Late effects of heavy-ion space radiation on splenocyte subpopulations and NK cytotoxic function

Calvin N. Leung, Donna M. Howell, Sonia M. De Toledo, Edouard I. Azzam, Roger W. Howell

Research output: Contribution to journalArticlepeer-review

1 Scopus citations


Introduction: With current goals of increased space exploration and travel to Mars, there has been great interest in understanding the long-term effects of high atomic number, high energy (HZE) ion exposure on various organ systems and the immune system. Little is known about late effects on the immune system after HZE exposure. Therefore, our objective was to determine how natural killer (NK) cell populations were affected in geriatric mice that were exposed to HZE particles during middle-age, thereby representing elderly retired astronauts that undertook deep space missions. Methods: 10 month old male CBA/CaJ mice were whole-body irradiated: sham (control); 150-cGy gamma-rays (delivered in 1 fraction); 40-cGy 1-GeV/nu 28Si14+ ions (delivered in 3 fractions); 40-cGy 1-GeV/nu 16O8+ ions (1 fraction); and 40-cGy 1-GeV/nu 16O8+ ions (3 fractions). The mice were sacrificed 1–1.5 yr post-exposure, and the spleens harvested. Splenocyte effector (E) cells were harvested and added to 51Cr-labeled Yac-1 target (T) cells in E:T ratios of 12:1, 25:1, 50:1, and 100:1. NK cytotoxicity was measured with 51Cr release. In addition, 2 million splenocytes were aliquoted and stained with a seven-antibody cocktail, and flow cytometry was used to determine the percentage of NK, B lymphocytes, and T lymphocytes in the splenocyte population. Results: Mice exposed to either a single fraction of 150-cGy gamma rays or 40-cGy 16O8+ ions in 3 fractions were found to have significant decreases in NK cytotoxicity of approximately 30% and 25%, respectively. No significant differences were observed in NK cytotoxicity for 40-cGy 16O8+ ions delivered in 1 fraction, or 40-cGy 28Si14+ ions delivered in 3 fractions. No significant differences were observed in the percentage of spleen cells that were NK (%NK) amongst the groups. Conclusion: Fractionated HZE ion exposure has the potential to affect the innate arm of the immune system long after exposure, leading to decreases in NK cell function. Therefore, protective countermeasures may need to be considered to decrease the risk of reduced long-term immune function in elderly retired astronauts that undertook deep space missions.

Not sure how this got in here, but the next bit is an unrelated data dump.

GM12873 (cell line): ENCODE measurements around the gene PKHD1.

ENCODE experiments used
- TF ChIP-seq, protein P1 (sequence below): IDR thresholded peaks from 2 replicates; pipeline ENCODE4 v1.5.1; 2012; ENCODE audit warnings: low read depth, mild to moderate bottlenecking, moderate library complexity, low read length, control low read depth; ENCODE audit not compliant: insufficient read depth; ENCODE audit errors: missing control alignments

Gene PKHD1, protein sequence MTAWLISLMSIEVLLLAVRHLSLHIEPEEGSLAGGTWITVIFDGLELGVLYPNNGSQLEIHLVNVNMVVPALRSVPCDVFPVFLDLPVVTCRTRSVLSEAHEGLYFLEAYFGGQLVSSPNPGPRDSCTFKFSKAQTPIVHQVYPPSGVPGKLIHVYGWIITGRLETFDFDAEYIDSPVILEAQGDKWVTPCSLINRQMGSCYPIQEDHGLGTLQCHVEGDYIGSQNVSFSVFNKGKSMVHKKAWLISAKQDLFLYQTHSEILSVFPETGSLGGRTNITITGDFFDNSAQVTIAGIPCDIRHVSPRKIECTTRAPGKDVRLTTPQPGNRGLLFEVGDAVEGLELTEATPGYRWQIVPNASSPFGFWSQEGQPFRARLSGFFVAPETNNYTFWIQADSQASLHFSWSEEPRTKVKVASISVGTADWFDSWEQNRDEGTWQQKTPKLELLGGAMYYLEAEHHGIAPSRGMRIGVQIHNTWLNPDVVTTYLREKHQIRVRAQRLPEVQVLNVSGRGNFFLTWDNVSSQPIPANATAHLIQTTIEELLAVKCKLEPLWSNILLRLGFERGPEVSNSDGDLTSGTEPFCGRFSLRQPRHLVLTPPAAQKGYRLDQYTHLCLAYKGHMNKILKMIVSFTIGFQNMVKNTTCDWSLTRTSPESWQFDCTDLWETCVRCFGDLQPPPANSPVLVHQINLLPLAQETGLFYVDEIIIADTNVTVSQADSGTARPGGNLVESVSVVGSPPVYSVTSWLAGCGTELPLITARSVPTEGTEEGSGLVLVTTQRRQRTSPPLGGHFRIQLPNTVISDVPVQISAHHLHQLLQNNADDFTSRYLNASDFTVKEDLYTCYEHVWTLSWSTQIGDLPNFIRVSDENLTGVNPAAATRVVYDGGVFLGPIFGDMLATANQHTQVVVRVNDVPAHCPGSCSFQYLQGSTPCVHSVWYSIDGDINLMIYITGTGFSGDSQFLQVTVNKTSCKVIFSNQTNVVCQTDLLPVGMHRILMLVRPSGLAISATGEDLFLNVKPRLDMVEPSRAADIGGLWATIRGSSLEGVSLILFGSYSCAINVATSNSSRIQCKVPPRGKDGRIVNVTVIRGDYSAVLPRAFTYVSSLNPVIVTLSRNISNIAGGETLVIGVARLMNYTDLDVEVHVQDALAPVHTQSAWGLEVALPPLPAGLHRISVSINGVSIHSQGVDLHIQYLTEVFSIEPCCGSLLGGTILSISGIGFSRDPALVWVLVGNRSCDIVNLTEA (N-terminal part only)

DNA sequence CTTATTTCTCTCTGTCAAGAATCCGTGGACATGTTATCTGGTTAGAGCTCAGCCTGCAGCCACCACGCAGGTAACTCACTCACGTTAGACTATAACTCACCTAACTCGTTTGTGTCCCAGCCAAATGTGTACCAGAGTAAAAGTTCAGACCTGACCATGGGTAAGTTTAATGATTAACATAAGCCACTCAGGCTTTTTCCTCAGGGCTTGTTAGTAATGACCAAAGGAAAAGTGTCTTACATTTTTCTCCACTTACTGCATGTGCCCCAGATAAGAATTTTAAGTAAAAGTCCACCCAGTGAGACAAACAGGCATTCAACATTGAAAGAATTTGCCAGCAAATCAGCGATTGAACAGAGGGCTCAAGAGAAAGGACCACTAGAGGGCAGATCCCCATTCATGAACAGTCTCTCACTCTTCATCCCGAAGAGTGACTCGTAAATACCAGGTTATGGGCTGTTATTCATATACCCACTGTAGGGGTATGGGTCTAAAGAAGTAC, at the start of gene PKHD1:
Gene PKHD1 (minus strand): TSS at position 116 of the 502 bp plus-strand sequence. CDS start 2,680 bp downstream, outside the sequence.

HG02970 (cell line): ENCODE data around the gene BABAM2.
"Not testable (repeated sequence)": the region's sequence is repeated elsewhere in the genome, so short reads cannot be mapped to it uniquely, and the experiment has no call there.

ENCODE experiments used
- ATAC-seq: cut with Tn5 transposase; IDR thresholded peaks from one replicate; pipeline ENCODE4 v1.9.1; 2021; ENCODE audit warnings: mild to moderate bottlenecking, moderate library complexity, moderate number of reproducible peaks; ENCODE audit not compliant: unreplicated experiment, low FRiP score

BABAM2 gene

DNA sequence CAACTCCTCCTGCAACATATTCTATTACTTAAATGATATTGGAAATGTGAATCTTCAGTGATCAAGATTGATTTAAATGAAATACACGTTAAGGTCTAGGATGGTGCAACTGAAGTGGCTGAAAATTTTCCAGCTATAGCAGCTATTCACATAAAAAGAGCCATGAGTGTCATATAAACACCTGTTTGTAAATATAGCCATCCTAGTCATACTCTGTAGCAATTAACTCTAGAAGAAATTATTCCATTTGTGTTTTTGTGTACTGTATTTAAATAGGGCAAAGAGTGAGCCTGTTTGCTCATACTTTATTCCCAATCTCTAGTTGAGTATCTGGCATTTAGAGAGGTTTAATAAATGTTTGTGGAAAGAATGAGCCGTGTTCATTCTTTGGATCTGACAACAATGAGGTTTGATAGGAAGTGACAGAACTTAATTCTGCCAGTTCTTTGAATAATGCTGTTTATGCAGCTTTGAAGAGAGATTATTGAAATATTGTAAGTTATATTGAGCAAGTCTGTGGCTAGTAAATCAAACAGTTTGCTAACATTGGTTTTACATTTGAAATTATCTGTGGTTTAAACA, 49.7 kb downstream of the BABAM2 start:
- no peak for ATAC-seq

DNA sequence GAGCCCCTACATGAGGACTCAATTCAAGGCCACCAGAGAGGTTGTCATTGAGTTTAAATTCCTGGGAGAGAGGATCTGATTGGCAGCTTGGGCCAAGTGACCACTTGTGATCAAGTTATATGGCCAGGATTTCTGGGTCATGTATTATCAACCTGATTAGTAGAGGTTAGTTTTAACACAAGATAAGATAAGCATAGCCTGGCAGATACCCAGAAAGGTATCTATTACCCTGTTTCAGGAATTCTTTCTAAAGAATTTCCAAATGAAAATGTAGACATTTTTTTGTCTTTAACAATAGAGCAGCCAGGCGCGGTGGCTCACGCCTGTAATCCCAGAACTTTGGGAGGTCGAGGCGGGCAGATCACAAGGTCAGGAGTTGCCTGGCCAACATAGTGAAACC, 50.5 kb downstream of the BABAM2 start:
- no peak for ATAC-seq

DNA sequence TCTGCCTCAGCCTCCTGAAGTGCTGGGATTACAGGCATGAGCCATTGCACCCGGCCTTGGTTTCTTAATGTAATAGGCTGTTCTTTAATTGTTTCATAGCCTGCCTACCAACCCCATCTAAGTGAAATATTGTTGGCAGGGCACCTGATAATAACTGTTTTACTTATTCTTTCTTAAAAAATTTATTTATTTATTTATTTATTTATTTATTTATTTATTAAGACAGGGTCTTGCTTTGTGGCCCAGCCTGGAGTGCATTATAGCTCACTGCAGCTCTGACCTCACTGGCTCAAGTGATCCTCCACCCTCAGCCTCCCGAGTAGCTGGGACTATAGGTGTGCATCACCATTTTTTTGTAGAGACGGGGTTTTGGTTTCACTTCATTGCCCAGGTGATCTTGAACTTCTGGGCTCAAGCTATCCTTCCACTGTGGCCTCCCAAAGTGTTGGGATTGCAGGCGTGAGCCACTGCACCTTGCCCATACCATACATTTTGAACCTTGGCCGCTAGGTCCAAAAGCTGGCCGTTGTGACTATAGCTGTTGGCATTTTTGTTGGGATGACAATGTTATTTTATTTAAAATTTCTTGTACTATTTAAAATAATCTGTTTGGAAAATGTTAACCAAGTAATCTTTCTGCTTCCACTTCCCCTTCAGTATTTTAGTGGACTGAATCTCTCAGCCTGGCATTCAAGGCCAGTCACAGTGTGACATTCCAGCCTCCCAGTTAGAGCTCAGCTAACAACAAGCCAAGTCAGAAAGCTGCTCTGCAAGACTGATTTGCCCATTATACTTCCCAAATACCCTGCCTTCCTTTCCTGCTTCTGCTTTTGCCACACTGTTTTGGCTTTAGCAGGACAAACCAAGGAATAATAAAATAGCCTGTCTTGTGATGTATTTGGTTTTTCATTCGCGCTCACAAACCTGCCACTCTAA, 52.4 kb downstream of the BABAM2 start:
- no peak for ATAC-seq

Original languageEnglish (US)
Article number949432
JournalFrontiers in Astronomy and Space Sciences
StatePublished - Nov 7 2022
Externally publishedYes

All Science Journal Classification (ASJC) codes

  • Astronomy and Astrophysics


  • heavy ion
  • ionizing radiation
  • late effect of radiation
  • natural killer cells (NK cells)
  • splenocytes


Dive into the research topics of 'Late effects of heavy-ion space radiation on splenocyte subpopulations and NK cytotoxic function'. Together they form a unique fingerprint.

Cite this